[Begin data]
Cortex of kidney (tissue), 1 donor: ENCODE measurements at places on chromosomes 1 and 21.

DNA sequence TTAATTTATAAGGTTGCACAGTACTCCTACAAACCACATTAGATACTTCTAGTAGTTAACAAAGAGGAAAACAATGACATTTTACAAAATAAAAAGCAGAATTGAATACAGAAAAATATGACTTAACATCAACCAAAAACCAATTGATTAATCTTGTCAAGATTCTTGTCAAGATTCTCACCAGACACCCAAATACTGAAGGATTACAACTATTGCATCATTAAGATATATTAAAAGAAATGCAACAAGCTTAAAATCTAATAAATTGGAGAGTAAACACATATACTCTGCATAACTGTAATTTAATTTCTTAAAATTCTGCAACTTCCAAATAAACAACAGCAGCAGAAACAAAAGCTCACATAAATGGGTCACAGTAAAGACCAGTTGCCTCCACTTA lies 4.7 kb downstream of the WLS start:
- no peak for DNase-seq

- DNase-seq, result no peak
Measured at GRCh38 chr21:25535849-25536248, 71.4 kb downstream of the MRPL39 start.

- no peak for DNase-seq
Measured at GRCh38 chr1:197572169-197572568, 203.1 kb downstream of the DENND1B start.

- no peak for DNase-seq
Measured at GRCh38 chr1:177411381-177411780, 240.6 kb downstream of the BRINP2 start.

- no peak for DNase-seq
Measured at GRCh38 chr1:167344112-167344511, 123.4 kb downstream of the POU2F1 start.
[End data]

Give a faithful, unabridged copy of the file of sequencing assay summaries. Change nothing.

Cortex of kidney (tissue), 1 donor: ENCODE measurements at places on chromosomes 1 and 21.

DNA sequence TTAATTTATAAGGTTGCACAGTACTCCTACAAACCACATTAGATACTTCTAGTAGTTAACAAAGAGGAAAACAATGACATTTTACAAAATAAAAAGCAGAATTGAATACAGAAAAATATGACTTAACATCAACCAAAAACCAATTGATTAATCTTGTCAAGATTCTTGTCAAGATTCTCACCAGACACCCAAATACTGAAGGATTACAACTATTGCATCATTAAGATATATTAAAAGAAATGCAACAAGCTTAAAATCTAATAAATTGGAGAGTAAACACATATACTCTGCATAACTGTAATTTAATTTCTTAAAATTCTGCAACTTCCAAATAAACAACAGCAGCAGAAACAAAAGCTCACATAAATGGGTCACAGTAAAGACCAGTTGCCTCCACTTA lies 4.7 kb downstream of the WLS start:
- no peak for DNase-seq

- DNase-seq, result no peak
Measured at GRCh38 chr21:25535849-25536248, 71.4 kb downstream of the MRPL39 start.

- no peak for DNase-seq
Measured at GRCh38 chr1:197572169-197572568, 203.1 kb downstream of the DENND1B start.

- no peak for DNase-seq
Measured at GRCh38 chr1:177411381-177411780, 240.6 kb downstream of the BRINP2 start.

- no peak for DNase-seq
Measured at GRCh38 chr1:167344112-167344511, 123.4 kb downstream of the POU2F1 start.